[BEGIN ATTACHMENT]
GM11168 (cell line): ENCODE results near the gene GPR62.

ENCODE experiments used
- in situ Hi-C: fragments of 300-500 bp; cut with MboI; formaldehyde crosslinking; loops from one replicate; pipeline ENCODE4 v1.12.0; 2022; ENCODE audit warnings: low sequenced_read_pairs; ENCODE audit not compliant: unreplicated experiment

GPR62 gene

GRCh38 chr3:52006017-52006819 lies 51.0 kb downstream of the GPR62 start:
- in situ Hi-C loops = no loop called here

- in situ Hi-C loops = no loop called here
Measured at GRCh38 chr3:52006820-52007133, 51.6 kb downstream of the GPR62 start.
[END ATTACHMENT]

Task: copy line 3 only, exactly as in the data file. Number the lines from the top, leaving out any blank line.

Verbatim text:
- in situ Hi-C: fragments of 300-500 bp; cut with MboI; formaldehyde crosslinking; loops from one replicate; pipeline ENCODE4 v1.12.0; 2022; ENCODE audit warnings: low sequenced_read_pairs; ENCODE audit not compliant: unreplicated experiment